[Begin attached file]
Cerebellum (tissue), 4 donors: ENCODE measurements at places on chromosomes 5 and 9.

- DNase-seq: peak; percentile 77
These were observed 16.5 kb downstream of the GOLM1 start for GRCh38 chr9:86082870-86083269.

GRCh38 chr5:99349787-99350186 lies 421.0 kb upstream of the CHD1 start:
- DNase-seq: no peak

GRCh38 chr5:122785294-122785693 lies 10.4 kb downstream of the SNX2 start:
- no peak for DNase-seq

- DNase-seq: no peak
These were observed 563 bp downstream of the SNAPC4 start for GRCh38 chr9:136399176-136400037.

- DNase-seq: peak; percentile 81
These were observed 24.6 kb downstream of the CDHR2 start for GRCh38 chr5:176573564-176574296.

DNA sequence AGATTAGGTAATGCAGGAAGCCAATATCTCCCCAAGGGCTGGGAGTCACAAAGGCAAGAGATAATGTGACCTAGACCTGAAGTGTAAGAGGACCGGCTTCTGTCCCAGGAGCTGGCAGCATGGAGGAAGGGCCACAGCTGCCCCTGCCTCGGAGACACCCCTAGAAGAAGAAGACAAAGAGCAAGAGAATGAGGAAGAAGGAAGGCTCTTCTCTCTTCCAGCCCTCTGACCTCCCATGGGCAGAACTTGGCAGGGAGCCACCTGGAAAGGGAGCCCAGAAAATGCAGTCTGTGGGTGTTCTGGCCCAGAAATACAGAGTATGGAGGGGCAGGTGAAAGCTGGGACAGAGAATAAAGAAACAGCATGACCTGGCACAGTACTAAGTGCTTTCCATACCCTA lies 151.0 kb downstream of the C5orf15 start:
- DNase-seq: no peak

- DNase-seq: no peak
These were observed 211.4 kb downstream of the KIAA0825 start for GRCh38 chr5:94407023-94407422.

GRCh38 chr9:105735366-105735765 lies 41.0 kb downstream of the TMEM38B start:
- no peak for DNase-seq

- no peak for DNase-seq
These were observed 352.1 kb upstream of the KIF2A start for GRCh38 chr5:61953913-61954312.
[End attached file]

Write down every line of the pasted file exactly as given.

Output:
Cerebellum (tissue), 4 donors: ENCODE measurements at places on chromosomes 5 and 9.

- DNase-seq: peak; percentile 77
These were observed 16.5 kb downstream of the GOLM1 start for GRCh38 chr9:86082870-86083269.

GRCh38 chr5:99349787-99350186 lies 421.0 kb upstream of the CHD1 start:
- DNase-seq: no peak

GRCh38 chr5:122785294-122785693 lies 10.4 kb downstream of the SNX2 start:
- no peak for DNase-seq

- DNase-seq: no peak
These were observed 563 bp downstream of the SNAPC4 start for GRCh38 chr9:136399176-136400037.

- DNase-seq: peak; percentile 81
These were observed 24.6 kb downstream of the CDHR2 start for GRCh38 chr5:176573564-176574296.

DNA sequence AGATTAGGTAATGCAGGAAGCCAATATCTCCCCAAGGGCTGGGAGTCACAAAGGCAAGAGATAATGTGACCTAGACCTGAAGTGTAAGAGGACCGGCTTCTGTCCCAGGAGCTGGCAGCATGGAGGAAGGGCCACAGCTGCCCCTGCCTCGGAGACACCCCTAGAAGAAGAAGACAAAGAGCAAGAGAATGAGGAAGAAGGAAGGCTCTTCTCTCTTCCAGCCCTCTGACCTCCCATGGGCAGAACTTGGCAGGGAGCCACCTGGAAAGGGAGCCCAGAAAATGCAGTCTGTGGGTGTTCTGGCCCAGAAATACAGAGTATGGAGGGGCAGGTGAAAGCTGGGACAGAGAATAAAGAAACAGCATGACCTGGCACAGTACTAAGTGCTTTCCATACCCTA lies 151.0 kb downstream of the C5orf15 start:
- DNase-seq: no peak

- DNase-seq: no peak
These were observed 211.4 kb downstream of the KIAA0825 start for GRCh38 chr5:94407023-94407422.

GRCh38 chr9:105735366-105735765 lies 41.0 kb downstream of the TMEM38B start:
- no peak for DNase-seq

- no peak for DNase-seq
These were observed 352.1 kb upstream of the KIF2A start for GRCh38 chr5:61953913-61954312.